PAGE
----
In 1978, the author and her family moved to North Africa. There, they were strangers in a small town.
As the adult industry goes mainstream and women become an increasingly large part of the market, can porn be both hot and ethical?
Live action role-play, or larp, immerses adults in a vivid fantasyland. Can it save the world, too?
An in-depth discussion with the Man Booker winner about The Luminaries.
Canada’s largest iron mine could create thousands of jobs and bring billions of dollars to Nunavut. It could also permanently harm Baffin Island’s dwindling caribou population.
When methamphetamine arrived in a Maritime county, small-town trust allowed the drug to take root.
The fiction writer discusses motherhood, food, futuristic ewoks and her piece in Issue 49.
Navigating the proposed Northern Gateway Pipeline marine route.
A childhood sense that Chinese ethnicity hardly mattered didn’t last long.
New fiction from Zsuzsi Gartner, who is trying to spend a year living without computers.
A new film charts one boy’s transformation from pop-culture nerd to delusional murderer.
Media empires like Vice and celebrities like Anthony Bourdain are reporting from the world’s most misunderstood countries. Is this just repackaged sensationalism?
Vancouver’s Insite is an unqualified success. So why is it still the only supervised- injection clinic in North America?
Actors in character in a familiar setting.
Excerpted from La Solde (La Mèche). Translation by Melissa Bull.
While Alain de Botton brokers half-baked pop-psychoanalysis, Misha Glouberman reveals what is most interesting about human existence: other people.
She didn't sound like a serial killer on the phone.
Fall Reads: Dakota McFadzean, Deni Béchard, Christene A. Browne and more.
Fall Listens: Braids, Drake, CFCF, Sarah Neufeld, Superchunk, the Sadies, the Darcys, Arctic Monkeys, and Gay.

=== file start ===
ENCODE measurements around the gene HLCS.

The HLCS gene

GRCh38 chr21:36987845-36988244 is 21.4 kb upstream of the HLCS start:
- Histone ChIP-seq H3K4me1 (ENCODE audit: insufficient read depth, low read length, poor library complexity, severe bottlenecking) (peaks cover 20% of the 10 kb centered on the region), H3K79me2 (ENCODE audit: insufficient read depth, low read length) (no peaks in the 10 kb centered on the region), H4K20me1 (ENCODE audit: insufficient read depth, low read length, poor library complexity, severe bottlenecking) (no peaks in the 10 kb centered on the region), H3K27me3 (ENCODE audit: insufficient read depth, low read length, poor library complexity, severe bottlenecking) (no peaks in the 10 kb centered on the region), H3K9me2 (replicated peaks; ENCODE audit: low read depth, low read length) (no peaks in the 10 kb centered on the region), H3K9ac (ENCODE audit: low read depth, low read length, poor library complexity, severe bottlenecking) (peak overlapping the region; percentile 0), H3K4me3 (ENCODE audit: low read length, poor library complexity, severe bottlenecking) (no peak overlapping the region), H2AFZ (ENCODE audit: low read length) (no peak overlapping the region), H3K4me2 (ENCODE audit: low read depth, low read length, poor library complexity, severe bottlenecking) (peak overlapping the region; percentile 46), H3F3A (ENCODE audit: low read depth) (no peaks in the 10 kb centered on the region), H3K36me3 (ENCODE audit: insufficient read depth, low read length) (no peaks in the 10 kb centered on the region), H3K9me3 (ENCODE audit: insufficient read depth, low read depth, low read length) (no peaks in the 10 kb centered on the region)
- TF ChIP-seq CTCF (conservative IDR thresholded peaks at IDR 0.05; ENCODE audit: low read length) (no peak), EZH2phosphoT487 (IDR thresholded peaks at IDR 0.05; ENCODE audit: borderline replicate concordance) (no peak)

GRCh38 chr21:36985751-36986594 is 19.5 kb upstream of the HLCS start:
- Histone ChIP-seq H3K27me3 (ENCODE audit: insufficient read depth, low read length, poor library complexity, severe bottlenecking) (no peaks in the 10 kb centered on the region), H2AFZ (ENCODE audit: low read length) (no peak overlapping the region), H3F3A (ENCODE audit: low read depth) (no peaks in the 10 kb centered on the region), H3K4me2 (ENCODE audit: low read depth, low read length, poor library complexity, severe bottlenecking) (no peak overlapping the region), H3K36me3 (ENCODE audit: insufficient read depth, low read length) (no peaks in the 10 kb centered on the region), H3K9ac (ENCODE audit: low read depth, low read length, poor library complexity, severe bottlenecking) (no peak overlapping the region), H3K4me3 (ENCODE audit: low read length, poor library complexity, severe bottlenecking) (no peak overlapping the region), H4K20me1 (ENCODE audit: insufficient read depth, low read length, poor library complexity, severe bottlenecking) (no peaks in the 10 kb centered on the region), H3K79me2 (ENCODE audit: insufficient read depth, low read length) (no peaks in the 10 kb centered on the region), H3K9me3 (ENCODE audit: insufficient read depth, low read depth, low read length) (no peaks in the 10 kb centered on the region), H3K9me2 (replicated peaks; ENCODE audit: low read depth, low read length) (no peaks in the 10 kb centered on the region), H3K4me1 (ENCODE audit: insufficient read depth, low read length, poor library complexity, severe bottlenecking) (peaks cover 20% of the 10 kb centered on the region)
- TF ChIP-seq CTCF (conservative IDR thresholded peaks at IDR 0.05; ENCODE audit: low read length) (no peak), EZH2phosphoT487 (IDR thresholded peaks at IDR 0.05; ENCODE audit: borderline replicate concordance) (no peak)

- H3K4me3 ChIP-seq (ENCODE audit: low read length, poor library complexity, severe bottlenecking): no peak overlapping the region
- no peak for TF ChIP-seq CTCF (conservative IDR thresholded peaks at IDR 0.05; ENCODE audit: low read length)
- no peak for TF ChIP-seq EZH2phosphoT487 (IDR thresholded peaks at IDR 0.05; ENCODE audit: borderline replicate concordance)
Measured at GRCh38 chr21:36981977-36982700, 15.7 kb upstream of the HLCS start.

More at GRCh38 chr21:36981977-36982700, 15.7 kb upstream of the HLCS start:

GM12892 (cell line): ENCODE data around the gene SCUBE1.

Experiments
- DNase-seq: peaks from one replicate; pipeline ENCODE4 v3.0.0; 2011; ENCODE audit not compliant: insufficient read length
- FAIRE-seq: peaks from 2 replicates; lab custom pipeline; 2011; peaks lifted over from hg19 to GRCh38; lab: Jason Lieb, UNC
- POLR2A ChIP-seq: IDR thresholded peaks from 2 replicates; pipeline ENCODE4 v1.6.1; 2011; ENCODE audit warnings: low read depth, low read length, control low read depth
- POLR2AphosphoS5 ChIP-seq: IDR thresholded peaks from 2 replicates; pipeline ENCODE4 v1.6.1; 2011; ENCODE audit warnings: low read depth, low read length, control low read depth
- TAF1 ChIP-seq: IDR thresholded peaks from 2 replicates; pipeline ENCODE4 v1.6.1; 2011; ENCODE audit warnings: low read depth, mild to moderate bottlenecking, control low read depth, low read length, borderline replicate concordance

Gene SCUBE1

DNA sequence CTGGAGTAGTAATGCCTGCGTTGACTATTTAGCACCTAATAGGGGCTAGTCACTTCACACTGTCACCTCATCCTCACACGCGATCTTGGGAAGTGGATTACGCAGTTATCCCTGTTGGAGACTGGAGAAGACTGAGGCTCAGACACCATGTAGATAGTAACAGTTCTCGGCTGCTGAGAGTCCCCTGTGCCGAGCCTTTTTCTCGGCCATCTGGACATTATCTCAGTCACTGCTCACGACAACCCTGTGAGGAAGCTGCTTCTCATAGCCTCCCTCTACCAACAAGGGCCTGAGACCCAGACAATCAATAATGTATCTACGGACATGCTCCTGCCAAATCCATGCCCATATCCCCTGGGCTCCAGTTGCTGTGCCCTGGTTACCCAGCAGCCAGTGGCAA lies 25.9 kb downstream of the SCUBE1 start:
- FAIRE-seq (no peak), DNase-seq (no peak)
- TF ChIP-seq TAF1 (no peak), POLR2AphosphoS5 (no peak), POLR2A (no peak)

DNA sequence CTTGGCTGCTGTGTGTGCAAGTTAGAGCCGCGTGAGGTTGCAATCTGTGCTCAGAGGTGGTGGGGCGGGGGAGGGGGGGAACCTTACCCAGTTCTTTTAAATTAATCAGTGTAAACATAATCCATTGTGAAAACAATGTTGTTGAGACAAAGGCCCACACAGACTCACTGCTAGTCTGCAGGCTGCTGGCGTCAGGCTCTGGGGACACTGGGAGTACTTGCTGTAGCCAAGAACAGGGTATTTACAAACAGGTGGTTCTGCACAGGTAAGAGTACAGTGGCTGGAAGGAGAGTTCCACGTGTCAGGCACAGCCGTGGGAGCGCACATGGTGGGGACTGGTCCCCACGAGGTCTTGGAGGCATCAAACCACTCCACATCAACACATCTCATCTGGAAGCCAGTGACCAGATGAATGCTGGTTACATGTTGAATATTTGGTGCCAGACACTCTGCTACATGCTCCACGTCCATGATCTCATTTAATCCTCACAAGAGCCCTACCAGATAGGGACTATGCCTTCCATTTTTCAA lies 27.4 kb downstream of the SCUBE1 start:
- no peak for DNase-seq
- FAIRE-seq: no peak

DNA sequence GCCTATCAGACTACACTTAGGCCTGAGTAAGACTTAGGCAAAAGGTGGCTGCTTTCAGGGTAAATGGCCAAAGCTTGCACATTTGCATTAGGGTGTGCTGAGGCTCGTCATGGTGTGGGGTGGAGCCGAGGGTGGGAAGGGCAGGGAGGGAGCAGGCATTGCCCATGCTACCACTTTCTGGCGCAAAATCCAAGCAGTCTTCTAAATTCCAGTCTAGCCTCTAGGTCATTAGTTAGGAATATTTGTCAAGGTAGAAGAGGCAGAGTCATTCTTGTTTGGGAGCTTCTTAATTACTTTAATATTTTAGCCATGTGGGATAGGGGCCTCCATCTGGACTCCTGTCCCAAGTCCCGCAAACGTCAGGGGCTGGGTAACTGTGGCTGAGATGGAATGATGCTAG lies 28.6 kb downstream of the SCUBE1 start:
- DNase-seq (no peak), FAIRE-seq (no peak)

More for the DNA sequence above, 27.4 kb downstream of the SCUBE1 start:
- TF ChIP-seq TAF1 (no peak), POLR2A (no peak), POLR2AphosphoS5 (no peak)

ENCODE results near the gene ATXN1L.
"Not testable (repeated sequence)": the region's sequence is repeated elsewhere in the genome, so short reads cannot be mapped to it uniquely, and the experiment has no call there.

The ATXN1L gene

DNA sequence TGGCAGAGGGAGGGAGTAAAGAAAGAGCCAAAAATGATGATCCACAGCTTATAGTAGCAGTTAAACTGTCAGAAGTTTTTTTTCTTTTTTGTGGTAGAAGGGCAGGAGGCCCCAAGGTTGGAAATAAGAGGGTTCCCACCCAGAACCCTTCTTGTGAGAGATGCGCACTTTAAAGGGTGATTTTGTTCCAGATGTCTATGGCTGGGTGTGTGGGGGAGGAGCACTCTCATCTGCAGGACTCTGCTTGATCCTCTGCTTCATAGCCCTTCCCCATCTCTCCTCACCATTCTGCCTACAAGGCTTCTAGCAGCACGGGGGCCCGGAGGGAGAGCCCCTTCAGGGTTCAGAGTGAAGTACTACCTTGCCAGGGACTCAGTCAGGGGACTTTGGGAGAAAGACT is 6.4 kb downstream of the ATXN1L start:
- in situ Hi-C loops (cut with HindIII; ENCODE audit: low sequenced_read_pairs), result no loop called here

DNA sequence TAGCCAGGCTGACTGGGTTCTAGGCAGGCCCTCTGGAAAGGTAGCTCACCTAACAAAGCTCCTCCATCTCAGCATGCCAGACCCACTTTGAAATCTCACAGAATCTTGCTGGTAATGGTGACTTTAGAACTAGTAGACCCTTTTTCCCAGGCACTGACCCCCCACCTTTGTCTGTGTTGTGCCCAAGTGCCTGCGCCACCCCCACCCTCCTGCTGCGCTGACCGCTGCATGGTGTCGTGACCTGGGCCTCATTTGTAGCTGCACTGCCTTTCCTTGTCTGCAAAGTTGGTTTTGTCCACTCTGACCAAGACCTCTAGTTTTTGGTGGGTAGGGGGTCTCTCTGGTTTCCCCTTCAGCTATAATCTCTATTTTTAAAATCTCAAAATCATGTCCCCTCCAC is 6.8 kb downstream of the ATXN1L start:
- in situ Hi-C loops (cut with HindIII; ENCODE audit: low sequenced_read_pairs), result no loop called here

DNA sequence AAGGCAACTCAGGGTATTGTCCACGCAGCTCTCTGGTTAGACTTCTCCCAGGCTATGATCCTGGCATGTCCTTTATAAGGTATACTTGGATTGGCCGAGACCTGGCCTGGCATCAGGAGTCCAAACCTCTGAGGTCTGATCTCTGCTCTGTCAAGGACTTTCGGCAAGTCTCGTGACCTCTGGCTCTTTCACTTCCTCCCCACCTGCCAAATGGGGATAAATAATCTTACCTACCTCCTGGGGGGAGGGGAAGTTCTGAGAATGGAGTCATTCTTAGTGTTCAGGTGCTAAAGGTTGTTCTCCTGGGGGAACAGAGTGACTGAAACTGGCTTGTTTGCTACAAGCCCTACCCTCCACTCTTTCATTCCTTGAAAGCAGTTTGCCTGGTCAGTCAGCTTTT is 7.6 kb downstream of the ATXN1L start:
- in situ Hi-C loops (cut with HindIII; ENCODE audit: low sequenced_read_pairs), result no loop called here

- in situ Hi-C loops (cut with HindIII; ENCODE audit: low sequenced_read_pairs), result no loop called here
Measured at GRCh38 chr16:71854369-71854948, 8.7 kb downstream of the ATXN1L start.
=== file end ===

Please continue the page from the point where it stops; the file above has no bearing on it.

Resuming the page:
In Alias, director Michelle Latimer uses hip hop to shed new light on a troubled Toronto neighbourhood—and on the documentary as an art form.
A ride on the Skytrain inspires longing for the sounds of the Underground.
Looking for Rwandan poetry reveals a story not yet finished.
Abortion rights, long considered sacrosanct in Canada, are suddenly up for debate. Is this the start of a new culture war?
A review of Sue Goyette’s Ocean.
Contains: unrealized dreams. If found, please play.
Tim Bowling is a prolific poet with a strong sense of place. Why hasn’t he found his own in Canada’s literary landscape?
A small Montreal workshop is reviving a Depression-era instrument.
Although Montreal's streets may be crumbling, their names show that our history has always been filled with crackpots and crooks.
Following high-profile rape and murder in Delhi, can coalitions of women stop gender-based abuse in India?
Confronting the semantics of belief at a Christian retreat centre.
Summer reads: David Rakoff, Leanne Shapton, Andrew F. Sullivan and more.
A gay man who constantly butts against a sexual mirror image questions his fetish for physical difference.
What if natural-resource booms are actually bad for the Canadian economy?
After her adult Aqiqah, the writer questions the notion that bald women are unstable.
Every day in Vancouver, thousands of people comb through the trash for refundable cans and bottles.
A mysterious Buddhist organization recently arrived on Prince Edward Island with millions of dollars and a taste for organic farming. The monks and their followers are friendly—until you start asking too many questions.
André Babyn’s first-place story from Maisonneuve’s 2013 Genre Fiction Contest. This year’s theme was fables and parables.